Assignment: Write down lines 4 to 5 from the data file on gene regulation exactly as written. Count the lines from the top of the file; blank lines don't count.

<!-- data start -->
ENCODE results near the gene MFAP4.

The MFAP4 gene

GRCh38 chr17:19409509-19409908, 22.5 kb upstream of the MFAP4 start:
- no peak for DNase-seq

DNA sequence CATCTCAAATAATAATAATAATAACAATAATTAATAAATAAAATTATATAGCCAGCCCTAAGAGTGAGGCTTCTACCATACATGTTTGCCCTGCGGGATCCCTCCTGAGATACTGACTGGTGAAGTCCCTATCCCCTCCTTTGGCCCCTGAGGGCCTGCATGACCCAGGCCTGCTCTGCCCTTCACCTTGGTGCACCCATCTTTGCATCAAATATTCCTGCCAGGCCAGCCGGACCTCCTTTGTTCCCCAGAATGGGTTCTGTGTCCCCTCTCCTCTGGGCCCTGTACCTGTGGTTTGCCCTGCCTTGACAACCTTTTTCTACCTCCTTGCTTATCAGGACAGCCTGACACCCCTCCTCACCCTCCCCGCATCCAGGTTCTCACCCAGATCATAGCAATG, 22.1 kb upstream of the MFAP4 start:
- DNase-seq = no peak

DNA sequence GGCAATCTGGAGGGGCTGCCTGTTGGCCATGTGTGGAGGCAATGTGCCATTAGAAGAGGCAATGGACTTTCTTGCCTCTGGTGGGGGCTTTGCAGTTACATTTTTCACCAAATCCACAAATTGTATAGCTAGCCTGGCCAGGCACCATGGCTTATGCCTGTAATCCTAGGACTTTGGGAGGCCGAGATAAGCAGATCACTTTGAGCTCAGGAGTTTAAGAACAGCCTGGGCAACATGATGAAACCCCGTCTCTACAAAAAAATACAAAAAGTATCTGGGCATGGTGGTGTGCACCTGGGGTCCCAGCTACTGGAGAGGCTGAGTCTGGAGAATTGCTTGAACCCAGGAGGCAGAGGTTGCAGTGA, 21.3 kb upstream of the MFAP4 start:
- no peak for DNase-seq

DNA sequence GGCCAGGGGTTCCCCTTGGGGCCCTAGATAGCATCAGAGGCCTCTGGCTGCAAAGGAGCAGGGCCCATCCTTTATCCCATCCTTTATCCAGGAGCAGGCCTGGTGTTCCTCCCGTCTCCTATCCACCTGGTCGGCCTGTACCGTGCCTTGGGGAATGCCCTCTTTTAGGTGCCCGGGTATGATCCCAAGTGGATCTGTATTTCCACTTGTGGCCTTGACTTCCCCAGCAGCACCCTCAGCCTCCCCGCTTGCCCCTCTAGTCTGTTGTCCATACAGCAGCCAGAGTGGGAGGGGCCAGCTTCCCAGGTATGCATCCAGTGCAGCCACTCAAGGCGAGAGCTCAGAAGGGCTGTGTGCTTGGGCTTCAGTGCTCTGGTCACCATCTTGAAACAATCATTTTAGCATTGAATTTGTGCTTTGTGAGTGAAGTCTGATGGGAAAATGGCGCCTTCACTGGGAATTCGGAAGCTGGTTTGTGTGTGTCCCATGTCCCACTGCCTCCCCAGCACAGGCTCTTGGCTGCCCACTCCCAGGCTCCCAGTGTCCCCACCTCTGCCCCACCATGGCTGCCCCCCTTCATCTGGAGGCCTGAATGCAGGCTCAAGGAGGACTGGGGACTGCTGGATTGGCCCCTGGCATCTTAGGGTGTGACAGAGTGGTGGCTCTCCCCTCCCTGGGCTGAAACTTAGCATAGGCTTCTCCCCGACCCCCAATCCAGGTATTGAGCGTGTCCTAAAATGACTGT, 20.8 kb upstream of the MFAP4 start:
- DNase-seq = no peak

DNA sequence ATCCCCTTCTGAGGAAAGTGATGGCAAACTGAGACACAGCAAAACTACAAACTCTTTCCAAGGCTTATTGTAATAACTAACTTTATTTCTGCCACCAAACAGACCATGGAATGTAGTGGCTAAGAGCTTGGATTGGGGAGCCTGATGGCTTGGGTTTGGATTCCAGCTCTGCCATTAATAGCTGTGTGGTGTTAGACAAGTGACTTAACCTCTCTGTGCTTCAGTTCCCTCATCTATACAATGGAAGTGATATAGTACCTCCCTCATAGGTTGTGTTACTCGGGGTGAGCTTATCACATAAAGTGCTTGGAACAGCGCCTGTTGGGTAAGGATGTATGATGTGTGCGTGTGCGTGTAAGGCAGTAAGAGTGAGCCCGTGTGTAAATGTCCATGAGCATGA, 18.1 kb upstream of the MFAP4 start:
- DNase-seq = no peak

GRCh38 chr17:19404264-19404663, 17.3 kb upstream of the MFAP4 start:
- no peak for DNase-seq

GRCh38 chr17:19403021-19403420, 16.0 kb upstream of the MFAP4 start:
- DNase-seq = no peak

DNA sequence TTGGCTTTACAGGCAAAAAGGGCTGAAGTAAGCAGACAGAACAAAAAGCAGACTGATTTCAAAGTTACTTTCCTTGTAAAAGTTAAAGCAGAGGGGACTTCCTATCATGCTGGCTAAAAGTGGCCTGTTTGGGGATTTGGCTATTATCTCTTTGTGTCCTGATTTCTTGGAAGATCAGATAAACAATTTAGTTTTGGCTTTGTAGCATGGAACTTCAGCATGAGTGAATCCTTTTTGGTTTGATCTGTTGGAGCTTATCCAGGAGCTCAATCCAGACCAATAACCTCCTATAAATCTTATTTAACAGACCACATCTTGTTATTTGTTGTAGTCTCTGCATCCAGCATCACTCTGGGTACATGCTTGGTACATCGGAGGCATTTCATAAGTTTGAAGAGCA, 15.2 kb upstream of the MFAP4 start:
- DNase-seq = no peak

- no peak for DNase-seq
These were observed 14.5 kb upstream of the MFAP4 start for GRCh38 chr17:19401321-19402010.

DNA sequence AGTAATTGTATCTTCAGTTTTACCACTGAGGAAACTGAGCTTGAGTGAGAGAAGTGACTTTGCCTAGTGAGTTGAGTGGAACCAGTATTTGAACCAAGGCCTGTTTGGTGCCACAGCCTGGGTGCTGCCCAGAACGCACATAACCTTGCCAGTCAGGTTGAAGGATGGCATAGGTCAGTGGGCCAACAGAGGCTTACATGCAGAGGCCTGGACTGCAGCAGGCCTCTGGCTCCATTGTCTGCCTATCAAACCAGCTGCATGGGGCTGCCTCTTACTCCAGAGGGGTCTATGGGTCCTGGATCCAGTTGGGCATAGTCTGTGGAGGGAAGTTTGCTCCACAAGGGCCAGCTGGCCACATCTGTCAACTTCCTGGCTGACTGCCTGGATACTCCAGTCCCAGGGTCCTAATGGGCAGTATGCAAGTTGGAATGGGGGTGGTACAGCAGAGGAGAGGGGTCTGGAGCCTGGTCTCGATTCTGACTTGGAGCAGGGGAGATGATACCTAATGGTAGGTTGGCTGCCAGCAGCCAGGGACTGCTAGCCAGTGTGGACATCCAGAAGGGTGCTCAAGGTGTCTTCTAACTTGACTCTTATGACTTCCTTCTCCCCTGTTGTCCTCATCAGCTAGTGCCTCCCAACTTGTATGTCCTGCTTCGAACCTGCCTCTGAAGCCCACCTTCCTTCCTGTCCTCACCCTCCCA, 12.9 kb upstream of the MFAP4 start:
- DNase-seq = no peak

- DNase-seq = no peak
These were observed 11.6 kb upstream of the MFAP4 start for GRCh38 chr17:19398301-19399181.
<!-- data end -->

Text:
- no peak for DNase-seq

DNA sequence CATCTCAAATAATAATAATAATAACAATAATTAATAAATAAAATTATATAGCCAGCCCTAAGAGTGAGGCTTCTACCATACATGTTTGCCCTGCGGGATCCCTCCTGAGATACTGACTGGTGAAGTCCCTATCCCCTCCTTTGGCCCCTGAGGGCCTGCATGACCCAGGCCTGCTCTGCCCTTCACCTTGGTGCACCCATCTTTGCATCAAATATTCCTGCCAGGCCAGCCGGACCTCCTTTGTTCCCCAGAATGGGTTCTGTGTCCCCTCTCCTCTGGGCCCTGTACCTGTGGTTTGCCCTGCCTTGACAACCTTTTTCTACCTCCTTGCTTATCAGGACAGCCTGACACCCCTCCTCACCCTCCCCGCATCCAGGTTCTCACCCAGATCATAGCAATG, 22.1 kb upstream of the MFAP4 start: